• Right amount: use the correct amount for your production goals and make sure through soil testing,
  • Right place: use a fertilization distribution method that is most appropriate for the situation so it stays where it is needed, and
  • Right time: distribute fertilizer when the plant needs it and can use it most effectively.

Implementing the Four R’s to Manage Nutrients

Doing a site assessment is most important for growers, so they can understand their site characteristics. “It’s important to know where the runoff is going during rainstorms. Does it go to a dry gully or stormwater collection point? What is the field’s proximity to a stream, lake or other water body? Depending on the answers, the grower might want to think about ways to mitigate the situation,” he said.

The goal is to design the site for minimum runoff. Grass strips and places where water can flow through before leaving the site can act as filters. But, care should be taken when collecting water so as not to run into water rights laws, he added.

Then, growers should assess their fertilizing practices such as whether nutrients being supplying to the soil in fields and pots is reasonable and whether people applying fertilizers are trained. “I think most of our growers with high-value horticulture crops typically are pretty aware of their inputs and applying them judiciously,” he commented.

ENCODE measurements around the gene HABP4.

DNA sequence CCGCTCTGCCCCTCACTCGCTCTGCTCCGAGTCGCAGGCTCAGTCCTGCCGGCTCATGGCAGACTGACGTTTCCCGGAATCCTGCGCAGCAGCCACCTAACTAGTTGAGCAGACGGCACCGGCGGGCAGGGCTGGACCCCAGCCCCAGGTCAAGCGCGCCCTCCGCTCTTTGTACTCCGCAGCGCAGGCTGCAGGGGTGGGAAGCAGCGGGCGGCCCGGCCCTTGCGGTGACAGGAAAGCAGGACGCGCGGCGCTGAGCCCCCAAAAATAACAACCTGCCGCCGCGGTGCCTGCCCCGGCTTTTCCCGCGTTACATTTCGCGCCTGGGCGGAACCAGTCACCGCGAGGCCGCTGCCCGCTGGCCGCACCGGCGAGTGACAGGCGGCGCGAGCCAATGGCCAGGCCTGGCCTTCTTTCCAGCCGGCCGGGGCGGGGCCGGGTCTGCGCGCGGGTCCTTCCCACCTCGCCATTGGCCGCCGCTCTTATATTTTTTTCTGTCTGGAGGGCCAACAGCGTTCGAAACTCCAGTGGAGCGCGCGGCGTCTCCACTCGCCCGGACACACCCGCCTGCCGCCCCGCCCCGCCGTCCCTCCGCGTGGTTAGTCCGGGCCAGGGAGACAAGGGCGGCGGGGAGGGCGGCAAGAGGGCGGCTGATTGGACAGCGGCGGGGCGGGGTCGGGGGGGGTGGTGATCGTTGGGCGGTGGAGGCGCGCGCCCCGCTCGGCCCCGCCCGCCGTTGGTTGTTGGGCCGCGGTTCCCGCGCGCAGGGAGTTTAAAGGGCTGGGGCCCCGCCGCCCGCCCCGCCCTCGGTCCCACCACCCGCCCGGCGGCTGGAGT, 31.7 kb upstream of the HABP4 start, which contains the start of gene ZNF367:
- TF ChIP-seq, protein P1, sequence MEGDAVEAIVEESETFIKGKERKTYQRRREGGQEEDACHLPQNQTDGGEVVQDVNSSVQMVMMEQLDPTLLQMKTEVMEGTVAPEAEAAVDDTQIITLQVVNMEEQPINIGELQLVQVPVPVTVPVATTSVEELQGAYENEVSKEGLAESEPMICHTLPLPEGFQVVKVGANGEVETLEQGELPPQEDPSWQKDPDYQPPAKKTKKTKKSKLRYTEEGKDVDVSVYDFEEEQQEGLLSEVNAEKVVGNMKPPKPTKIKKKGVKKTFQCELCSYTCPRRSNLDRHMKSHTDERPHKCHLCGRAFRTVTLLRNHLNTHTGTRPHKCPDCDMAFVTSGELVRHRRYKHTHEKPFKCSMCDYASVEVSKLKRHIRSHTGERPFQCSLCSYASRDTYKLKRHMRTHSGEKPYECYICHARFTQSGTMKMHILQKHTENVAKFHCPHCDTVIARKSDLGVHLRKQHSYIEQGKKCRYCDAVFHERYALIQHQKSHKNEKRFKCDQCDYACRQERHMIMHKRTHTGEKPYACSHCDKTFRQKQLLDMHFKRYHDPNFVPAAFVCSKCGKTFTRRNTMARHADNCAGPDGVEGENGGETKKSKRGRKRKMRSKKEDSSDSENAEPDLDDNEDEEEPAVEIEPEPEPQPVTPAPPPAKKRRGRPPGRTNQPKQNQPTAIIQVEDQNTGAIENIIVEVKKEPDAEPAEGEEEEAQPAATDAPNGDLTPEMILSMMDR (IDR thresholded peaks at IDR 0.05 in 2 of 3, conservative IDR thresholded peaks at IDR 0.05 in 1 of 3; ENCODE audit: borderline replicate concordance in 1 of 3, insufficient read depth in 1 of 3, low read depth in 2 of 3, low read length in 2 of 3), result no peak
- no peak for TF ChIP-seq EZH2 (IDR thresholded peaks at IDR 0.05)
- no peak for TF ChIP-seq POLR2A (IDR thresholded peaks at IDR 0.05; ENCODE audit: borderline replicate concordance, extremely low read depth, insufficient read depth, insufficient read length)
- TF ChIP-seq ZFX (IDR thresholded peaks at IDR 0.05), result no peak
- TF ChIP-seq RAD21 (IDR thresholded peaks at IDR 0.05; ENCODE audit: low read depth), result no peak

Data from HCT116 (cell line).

“We nearly always recommend soil tests annually in field situations,” he said. “Also when growing in pots, you want to know the numbers. If suppliers of potting mixtures are not providing information on the soil nutrient content, I recommend testing random samples as the batches come in. Soil test fees are under $20 and sometimes as low as $12. The labor costs are probably bigger than the actual test fees. Test kits may also be an option”

Example filter strip, a best management practice with water quality monitoring equipment installed

Soil tests will tell you one of three things: your inputs of nitrogen and phosphorous are correct, you’re putting on too much and need to cut back on how much you fertilize, or you aren’t putting on enough and need to increase fertilizer or compost for better production. If you have been using too little or too much, you will have an economic gain by finding that out and adjusting.

Site management is also important for the horticulture industry, including paying attention to storage of compost, soil and fertilizers. “Does the pile have containment around it? At large operations, is your fertilizer mixing and loading over a pad spills and runoff aren’t falling on the ground? It really takes only one spill to mess up a situation,” he said.

For landscapers, this may even be more important. Keeping fertilizer off of hard surfaces when landscaping at a business or residence is necessary to prevent it from entering waterways.

“In Colorado we don’t treat stormwater by and large. Cities have permits to allow certain amounts of pollution in stormwater,” he said. “Landscaping crews should be trained to spread fertilizer carefully, keeping it on the soil and cleaning up if it falls on hard surfaces.”

More information and resources related to Regulation 85, agricultural water quality and BMPs: https://coagnutrients.colostate.edu and http://waterquality.colostate.edu/resources.html.

Advertisement